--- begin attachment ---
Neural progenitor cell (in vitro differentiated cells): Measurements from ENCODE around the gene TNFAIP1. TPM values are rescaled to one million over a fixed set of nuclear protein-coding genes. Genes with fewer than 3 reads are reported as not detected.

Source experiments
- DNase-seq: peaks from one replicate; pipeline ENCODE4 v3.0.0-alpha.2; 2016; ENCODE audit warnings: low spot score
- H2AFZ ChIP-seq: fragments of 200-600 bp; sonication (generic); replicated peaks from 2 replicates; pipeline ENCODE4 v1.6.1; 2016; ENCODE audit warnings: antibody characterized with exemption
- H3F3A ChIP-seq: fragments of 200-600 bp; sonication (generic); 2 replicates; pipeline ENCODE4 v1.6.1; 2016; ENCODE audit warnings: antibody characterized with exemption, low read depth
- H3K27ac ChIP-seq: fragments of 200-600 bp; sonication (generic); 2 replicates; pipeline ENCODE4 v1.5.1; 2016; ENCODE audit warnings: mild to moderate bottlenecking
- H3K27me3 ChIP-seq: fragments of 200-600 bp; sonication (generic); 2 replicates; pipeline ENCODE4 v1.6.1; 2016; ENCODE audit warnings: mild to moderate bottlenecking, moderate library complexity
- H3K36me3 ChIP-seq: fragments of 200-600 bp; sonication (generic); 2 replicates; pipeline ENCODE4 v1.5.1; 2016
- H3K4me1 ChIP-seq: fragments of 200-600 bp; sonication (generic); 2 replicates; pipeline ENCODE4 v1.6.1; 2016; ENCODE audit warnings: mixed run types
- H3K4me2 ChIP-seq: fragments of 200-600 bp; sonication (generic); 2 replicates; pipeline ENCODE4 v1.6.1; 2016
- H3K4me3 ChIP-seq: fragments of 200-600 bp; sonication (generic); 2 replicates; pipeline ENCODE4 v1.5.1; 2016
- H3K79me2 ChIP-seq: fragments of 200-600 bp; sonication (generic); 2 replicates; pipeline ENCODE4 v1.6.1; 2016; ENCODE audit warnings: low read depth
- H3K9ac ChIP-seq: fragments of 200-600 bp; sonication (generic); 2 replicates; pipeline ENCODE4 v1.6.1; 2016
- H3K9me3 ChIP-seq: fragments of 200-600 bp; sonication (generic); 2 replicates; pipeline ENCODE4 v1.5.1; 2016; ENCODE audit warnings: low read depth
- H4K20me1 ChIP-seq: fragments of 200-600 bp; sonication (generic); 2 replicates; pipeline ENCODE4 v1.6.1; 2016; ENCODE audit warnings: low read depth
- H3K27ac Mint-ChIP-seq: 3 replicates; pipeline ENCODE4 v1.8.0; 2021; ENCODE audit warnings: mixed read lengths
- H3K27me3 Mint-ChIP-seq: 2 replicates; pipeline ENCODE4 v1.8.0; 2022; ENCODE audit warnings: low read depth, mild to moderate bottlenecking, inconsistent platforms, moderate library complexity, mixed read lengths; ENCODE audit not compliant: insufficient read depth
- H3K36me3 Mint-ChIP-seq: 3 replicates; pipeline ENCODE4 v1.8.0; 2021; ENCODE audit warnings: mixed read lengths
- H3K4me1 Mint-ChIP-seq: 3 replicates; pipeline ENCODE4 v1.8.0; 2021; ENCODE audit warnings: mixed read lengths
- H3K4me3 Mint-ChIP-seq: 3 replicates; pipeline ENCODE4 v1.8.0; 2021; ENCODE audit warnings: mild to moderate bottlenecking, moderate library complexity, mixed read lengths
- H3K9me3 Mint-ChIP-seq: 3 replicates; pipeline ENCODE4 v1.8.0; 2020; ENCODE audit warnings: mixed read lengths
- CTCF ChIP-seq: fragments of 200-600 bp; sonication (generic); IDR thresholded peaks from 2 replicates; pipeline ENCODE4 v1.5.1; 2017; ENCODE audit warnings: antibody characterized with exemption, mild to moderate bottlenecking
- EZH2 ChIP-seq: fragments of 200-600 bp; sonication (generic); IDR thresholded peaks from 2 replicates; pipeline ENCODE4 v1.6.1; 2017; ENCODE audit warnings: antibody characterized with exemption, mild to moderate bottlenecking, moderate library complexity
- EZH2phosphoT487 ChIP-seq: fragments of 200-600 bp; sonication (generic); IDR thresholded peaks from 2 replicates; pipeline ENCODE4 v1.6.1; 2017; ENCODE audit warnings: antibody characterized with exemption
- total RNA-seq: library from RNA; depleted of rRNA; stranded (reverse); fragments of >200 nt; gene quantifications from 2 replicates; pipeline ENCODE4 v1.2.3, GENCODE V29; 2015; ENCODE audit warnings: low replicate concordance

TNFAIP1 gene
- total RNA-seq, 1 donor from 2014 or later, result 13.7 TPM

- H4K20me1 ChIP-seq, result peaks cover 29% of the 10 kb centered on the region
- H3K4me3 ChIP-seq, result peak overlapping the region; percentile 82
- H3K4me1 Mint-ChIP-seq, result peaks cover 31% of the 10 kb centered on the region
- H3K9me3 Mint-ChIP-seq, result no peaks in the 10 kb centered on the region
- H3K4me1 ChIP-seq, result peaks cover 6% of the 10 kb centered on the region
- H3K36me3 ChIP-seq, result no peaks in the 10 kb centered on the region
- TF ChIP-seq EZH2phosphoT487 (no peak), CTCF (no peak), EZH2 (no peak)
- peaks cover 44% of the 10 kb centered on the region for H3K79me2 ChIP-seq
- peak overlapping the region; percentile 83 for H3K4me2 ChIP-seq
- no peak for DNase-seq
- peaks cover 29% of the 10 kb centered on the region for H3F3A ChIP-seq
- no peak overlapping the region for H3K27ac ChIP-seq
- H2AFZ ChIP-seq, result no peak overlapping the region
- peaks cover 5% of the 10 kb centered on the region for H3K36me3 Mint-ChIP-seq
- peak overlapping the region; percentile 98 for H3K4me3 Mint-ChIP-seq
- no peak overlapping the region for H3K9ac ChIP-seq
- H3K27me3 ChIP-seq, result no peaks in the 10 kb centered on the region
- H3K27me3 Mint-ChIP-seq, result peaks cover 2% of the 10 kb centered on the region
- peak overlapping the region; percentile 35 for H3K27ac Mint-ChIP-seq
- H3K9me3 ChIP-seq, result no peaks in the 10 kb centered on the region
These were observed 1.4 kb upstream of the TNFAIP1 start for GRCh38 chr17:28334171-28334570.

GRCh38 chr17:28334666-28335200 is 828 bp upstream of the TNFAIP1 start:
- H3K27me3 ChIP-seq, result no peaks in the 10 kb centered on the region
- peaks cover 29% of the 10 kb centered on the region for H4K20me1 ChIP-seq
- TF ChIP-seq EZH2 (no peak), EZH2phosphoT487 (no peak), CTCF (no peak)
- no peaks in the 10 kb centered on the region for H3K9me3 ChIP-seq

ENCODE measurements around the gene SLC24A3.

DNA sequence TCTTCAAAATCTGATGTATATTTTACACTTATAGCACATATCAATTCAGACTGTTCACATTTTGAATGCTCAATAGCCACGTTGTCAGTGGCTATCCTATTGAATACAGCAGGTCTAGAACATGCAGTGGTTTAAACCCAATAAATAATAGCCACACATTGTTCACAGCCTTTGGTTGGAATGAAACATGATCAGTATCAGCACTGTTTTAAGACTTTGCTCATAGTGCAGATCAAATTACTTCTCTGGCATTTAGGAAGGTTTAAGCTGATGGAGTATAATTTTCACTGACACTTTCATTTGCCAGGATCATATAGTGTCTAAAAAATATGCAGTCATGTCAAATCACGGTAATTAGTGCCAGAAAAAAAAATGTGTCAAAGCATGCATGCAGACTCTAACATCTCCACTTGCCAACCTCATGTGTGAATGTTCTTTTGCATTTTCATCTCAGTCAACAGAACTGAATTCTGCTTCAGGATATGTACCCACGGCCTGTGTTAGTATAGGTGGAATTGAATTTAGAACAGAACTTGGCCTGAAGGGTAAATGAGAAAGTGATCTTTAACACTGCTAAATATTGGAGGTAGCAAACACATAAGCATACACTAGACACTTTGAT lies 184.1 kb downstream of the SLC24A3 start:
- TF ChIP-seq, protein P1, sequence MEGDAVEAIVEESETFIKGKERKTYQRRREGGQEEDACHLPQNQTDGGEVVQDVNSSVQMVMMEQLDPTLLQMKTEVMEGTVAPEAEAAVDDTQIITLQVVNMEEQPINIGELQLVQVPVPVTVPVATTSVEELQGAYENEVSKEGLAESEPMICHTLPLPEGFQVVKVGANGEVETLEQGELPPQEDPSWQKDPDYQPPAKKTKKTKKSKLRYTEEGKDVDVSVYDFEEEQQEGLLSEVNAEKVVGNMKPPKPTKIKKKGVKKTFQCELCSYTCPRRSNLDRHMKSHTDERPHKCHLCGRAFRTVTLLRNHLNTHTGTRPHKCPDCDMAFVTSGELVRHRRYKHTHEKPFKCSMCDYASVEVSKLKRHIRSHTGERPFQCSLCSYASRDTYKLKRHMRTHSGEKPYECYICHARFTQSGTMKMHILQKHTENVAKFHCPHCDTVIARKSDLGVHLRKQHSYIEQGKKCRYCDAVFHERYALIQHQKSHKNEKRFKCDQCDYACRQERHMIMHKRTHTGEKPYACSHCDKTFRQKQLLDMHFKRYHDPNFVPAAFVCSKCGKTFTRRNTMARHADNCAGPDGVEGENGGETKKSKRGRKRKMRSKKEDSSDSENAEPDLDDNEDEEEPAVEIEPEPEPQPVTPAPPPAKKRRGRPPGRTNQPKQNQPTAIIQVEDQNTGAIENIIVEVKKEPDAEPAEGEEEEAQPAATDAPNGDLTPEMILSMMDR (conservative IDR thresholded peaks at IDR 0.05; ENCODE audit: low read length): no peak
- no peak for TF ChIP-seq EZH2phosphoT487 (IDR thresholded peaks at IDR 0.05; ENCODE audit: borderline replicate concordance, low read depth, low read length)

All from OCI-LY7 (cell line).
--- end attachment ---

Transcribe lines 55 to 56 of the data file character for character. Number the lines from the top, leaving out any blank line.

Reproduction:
DNA sequence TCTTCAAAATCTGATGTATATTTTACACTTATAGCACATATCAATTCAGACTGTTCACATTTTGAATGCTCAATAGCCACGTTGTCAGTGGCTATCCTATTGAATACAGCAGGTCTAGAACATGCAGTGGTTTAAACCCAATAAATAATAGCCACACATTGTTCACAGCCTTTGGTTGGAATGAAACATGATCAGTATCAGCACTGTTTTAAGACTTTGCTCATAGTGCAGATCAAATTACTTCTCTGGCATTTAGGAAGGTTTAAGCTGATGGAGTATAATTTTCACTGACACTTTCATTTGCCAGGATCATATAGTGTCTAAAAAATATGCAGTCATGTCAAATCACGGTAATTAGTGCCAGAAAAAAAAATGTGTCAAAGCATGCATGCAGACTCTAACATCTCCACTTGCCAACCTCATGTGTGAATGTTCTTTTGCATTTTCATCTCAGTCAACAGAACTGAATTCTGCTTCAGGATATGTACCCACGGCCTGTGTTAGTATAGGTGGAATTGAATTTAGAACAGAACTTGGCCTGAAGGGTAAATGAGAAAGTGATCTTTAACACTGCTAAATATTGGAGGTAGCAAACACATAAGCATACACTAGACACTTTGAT lies 184.1 kb downstream of the SLC24A3 start:
- TF ChIP-seq, protein P1, sequence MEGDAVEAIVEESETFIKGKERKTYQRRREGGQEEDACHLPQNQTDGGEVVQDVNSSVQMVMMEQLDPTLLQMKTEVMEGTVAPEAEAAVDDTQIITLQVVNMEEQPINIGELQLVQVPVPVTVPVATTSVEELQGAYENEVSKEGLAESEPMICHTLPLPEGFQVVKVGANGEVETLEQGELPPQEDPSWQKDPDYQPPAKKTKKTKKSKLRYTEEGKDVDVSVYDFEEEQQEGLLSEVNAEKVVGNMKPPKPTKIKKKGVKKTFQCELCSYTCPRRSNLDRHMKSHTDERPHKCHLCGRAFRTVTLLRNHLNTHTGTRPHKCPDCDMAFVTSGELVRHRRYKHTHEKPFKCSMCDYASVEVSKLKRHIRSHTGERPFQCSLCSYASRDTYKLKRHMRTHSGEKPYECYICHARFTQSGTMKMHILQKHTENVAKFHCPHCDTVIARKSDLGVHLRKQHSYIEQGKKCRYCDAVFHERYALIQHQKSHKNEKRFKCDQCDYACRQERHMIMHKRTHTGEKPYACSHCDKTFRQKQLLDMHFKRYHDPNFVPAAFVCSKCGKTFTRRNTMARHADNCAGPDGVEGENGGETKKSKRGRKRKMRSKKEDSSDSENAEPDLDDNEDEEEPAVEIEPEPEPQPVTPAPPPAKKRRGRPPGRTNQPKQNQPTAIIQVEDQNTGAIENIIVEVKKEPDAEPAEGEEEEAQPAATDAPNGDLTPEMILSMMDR (conservative IDR thresholded peaks at IDR 0.05; ENCODE audit: low read length): no peak